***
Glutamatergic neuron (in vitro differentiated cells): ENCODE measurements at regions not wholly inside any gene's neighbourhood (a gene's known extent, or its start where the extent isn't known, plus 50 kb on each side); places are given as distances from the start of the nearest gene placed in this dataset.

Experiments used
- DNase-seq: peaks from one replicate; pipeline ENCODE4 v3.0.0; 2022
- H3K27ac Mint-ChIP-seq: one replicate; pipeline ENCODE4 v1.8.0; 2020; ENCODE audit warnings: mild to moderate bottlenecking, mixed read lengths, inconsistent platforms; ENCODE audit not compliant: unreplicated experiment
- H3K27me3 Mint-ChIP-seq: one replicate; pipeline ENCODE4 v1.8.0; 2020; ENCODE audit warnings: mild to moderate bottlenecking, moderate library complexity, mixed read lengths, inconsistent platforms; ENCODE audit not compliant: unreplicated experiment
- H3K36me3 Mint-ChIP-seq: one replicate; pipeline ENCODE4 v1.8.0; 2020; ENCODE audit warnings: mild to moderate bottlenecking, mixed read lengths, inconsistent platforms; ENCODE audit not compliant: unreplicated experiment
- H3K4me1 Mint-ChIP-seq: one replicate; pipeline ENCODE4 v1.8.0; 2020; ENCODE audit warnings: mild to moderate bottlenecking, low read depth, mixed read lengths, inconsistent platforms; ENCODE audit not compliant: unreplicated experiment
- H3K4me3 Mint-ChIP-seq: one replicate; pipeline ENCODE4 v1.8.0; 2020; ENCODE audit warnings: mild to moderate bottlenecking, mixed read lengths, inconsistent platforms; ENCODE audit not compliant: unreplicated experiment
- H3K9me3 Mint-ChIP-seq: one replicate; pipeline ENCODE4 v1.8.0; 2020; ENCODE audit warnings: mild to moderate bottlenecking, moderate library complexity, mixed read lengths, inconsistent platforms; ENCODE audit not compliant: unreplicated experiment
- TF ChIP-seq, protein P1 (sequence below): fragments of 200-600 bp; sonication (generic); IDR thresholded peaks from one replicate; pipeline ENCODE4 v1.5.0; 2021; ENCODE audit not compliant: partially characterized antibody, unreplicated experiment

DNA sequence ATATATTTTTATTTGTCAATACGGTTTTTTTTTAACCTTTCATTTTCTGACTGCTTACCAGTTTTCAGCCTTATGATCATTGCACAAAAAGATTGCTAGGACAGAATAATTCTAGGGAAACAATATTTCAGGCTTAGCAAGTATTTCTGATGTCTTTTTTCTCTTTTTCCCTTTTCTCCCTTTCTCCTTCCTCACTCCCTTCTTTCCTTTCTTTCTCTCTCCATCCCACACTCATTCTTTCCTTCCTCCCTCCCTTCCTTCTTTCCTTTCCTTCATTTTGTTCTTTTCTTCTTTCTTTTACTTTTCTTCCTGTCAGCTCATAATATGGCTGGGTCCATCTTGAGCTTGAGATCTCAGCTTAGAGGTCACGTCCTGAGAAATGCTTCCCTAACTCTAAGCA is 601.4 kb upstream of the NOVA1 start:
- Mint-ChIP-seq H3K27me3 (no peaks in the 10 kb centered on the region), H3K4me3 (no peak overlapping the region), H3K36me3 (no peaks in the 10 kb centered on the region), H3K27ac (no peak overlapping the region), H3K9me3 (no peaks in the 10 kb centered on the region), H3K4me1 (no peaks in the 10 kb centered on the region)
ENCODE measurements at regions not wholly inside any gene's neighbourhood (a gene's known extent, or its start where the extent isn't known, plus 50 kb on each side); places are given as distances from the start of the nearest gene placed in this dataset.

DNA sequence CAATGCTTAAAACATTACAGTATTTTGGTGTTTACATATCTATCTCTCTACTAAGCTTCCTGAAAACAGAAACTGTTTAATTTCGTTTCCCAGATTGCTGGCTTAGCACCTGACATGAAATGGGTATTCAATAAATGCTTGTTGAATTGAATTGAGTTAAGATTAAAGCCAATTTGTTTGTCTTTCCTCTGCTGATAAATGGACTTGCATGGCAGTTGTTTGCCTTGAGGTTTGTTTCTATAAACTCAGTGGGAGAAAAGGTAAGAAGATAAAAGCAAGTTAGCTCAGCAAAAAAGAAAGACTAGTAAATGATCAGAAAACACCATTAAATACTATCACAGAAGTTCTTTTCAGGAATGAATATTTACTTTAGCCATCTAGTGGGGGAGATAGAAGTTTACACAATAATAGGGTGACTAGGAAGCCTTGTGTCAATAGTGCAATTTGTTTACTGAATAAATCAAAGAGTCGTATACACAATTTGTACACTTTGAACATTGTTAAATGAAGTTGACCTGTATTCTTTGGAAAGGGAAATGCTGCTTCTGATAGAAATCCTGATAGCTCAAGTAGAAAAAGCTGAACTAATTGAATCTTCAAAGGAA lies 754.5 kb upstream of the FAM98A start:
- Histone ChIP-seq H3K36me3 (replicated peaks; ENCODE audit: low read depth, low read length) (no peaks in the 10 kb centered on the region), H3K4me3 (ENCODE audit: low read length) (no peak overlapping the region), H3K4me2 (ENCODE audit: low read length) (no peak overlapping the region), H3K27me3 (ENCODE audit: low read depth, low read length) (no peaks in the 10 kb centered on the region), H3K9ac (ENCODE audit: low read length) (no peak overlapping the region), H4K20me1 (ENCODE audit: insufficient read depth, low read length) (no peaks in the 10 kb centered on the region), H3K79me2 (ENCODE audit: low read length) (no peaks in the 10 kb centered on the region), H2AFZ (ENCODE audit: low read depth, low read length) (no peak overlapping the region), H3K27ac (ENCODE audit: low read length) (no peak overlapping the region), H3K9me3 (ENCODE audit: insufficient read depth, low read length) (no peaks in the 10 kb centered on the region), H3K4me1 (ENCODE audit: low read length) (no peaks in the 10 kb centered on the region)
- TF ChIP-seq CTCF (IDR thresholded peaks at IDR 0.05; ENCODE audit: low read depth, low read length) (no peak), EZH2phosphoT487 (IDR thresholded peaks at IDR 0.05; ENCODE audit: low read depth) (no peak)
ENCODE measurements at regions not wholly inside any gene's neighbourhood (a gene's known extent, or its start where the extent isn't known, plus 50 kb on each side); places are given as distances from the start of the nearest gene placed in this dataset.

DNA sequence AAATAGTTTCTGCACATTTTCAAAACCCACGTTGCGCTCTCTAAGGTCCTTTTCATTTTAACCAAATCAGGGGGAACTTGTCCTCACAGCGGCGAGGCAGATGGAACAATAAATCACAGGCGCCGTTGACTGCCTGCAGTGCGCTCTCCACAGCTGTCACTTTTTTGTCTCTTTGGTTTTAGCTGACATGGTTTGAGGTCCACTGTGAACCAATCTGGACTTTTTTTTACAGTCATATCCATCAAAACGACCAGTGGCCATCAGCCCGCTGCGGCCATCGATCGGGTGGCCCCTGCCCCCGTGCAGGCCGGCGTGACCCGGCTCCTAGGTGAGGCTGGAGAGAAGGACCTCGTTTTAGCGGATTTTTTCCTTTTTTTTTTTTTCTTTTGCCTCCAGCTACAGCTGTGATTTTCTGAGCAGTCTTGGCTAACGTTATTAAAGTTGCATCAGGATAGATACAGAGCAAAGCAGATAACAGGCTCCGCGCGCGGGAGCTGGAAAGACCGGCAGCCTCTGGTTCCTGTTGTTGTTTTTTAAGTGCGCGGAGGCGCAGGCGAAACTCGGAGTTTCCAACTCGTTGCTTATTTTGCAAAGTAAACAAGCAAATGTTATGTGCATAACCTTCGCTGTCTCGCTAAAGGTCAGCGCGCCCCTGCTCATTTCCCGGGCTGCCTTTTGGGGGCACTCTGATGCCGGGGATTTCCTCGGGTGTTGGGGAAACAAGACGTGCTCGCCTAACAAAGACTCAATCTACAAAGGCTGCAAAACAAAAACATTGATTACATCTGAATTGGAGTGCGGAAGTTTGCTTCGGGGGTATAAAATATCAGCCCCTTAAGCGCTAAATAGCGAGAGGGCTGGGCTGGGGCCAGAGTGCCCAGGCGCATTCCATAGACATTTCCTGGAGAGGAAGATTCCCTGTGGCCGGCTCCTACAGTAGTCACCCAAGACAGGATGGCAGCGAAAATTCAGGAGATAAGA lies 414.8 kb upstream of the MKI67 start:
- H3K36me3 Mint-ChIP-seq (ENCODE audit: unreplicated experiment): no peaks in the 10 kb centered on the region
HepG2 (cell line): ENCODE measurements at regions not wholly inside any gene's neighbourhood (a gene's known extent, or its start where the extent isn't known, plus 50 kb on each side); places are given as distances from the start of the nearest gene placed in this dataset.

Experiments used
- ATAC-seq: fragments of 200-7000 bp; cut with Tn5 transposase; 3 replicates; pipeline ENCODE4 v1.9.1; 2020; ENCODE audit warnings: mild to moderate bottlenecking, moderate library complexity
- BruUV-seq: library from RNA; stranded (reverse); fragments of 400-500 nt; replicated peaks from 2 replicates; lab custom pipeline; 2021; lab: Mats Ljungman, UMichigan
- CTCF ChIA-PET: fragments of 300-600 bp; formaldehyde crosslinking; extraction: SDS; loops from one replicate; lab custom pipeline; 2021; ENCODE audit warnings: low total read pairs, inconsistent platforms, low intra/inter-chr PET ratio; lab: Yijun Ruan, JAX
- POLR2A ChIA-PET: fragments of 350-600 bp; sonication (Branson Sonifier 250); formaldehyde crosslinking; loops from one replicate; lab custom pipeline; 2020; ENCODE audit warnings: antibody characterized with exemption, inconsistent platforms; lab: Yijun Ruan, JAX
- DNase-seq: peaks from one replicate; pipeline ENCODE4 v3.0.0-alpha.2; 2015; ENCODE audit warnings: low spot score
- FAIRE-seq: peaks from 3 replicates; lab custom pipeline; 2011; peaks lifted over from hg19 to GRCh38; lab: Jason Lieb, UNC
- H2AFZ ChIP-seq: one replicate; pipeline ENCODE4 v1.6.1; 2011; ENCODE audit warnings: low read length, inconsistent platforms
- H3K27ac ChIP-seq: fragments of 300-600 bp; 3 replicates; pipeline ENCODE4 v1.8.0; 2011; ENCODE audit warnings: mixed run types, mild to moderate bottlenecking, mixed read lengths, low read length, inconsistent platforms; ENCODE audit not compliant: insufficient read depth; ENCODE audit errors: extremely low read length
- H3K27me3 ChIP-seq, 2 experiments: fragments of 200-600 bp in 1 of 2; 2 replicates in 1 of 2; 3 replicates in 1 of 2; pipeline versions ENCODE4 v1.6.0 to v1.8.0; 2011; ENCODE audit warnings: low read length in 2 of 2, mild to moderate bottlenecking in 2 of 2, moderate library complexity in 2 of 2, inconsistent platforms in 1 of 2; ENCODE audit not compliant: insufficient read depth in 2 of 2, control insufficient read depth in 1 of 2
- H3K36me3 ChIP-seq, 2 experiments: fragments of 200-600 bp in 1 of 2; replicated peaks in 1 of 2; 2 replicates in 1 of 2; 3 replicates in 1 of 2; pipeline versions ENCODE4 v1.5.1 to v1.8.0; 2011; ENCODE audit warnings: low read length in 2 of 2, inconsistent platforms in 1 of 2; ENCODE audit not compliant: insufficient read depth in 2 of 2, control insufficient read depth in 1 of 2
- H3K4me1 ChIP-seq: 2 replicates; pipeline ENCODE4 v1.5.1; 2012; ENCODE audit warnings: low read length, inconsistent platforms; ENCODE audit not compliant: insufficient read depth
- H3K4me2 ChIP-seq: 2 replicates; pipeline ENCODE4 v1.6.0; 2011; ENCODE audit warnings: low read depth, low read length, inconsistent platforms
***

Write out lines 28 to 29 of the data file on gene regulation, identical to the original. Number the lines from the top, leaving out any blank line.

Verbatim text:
- H2AFZ ChIP-seq: one replicate; pipeline ENCODE4 v1.6.1; 2011; ENCODE audit warnings: low read length, inconsistent platforms
- H3K27ac ChIP-seq: fragments of 300-600 bp; 3 replicates; pipeline ENCODE4 v1.8.0; 2011; ENCODE audit warnings: mixed run types, mild to moderate bottlenecking, mixed read lengths, low read length, inconsistent platforms; ENCODE audit not compliant: insufficient read depth; ENCODE audit errors: extremely low read length